Before the discovery of modern medicine, life was fleeting for humans. The environment was replete with unseen dangers in the form of disease and medical conditions. Then medical practice changed into an organized profession, and humans experienced a significant improvement in the quality of life. Aided by modern scientific innovation, the boundaries of medical technology extended to unimaginable limits. Nevertheless, even with all these technological innovations, the position of doctors in society hasn’t diminished; doctors remain indispensable.
Just as 6 classes did before them, the 36 members of the Orotta School of Medicine class of 2017 received their degrees and took the Hippocratic Oath as new medical doctors in the colleges 7th commencement ceremony held Saturday, January 15, in Asmara.
Generations of Orotta medical students don their white coats and stethoscopes each September, transforming from lay persons to physicians. Yet, underneath the usual uniform sea of white they wear, beat thirty-six different hearts, thirty-six different truths. As we discover their individual curricula, research projects, and mentors, they uncover unique passions. Eight (or more) years later, they graduate not only as doctors, but also as scientists, policymakers and writers.
There is an old saying that it is better to be lucky than good. True or not, there is certainly a lot of serendipity in life. But Louis Pasteur, a French chemist and microbiologist, had a different take. He said, “Chance favors the prepared mind.”
When I think about what the ceremony represents and look into the eyes of the graduates, you can see they were not struck by a sense of victory, or a feeling that they’ve reached an end. Instead, they were terrified by how much they still don’t know, and overwhelmed by the weight and responsibility inherent in this ancient title of “Physician.” But these were brave young men and women, who were born for the profession, who strode through the arduous and daunting task of completing eight years of medical school.
These were such an impressive pool of medical school attendees. From the first day of medical school when they were introduced to their cadaver, they have endured countless lectures and lab hours, physical examination and sensitivity training sessions, and ward rotations under the watchful eye of senior residents and attending. Today, they will hold something that few people are privileged to sign behind their name: the letters “M.D.” This time in medicine is both a particularly exciting and particularly challenging one for doctors. How they deal with these challenges will determine their staying power in the profession.
Medicine bridges the gap between science and society. Indeed, the application of scientific knowledge to human health is a crucial aspect of clinical practice. Doctors are one important agent through which that scientific understanding is expressed. But medicine is more than the sum of our knowledge about disease. Medicine concerns the experiences, feelings, and interpretations of human beings in often extraordinary moments of fear, anxiety, and doubt. In this extremely vulnerable position, it is medical professionalism that underpins the trust the public has in doctors.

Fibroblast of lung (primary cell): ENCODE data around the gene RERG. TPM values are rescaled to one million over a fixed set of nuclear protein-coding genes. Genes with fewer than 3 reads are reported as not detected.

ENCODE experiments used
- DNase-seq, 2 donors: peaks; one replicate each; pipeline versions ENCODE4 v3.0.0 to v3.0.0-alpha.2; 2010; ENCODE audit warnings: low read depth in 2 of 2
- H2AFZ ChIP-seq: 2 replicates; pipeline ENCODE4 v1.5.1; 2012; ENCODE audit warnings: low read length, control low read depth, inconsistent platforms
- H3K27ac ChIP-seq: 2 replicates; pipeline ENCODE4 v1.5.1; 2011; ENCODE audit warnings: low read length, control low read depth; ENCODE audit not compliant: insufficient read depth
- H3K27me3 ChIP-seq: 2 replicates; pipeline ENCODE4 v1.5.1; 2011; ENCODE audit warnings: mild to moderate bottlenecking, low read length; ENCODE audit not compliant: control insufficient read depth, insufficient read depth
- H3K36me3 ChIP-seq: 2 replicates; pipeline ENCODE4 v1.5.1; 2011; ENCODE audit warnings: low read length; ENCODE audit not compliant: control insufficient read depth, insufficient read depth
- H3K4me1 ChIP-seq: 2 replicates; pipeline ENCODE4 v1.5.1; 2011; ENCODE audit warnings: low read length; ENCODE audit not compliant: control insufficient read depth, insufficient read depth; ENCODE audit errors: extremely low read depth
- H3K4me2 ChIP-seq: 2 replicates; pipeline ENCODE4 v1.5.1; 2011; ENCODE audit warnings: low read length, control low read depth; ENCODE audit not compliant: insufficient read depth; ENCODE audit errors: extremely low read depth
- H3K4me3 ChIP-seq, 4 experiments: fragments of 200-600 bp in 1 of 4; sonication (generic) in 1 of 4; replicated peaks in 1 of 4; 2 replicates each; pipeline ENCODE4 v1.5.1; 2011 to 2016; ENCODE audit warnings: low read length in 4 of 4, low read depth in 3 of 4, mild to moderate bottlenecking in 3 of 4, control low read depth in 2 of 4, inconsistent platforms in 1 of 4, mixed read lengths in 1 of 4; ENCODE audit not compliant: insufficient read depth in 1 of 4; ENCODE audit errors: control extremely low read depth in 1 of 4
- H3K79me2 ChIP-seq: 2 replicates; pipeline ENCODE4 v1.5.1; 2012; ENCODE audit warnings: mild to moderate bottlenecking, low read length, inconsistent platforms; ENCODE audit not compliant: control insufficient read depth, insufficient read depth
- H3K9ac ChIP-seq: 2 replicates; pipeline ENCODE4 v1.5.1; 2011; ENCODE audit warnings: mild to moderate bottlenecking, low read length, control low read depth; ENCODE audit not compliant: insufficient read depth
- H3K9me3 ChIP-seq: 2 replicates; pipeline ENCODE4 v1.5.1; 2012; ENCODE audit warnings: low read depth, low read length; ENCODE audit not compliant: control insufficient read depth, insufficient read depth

Eritrea’s development aspiration is to achieve rapid, balanced, home-grown and sustainable economic growth with social equity and justice, anchored on the self-reliance principle. Moreover, the Government places emphasis on community and individual rights as well as issues of social justice, such as access to education, health, food and equitable access to services regardless of locality. Based on the sector-specific policy documents, national priorities focus especially towards; food security; education; health; access to portable water at reasonable distance: roads and infrastructure development; environment and natural resources management; human and institutional capacity development and; information and communication technology. These all support concrete and measurable improvements in national development programs.
As part of this policy, Eritrea over the last decade has been able to constantly produce a new generation of health alumni. Part of the main reason for this continuous success in the health sector can simply be attributed to common-sense policy making.
Speaking at the ceremony, the Minister of Health, Ms. Amna Nur-Hussein, explained that the government has been striving to produce competent health professionals and scholars who are equipped with requisite knowledge, professional skills, attitudes and ethical principles to address the national healthcare needs of the country.
The Orotta School of Medicine and Dentistry which was established inside the national referral hospital, Orotta, was first opened in 2004 with only 32 students by offering an eight-year course program in Medicine and a seven-year course program in Dentistry.
Speaking his part, Dean of Orotta School of Medicine and Dentistry Dr. Haile Mihtsun, noted, rapid advancements in medical sciences have equally accelerated the development of health services worldwide, as a result such strides in medical fields has put the necessary conducive environment to produce capable health professionals.
The Orotta national referral hospital which comprises five big hospitals including a 200 bed surgical hospital, Berhan Ayni (optical hospital), Kidistti Mariam Psychiatric hospital, a 300 bed pediatric hospital and Orotta Maternity hospital, has so far graduated 265 individuals in medical doctorate.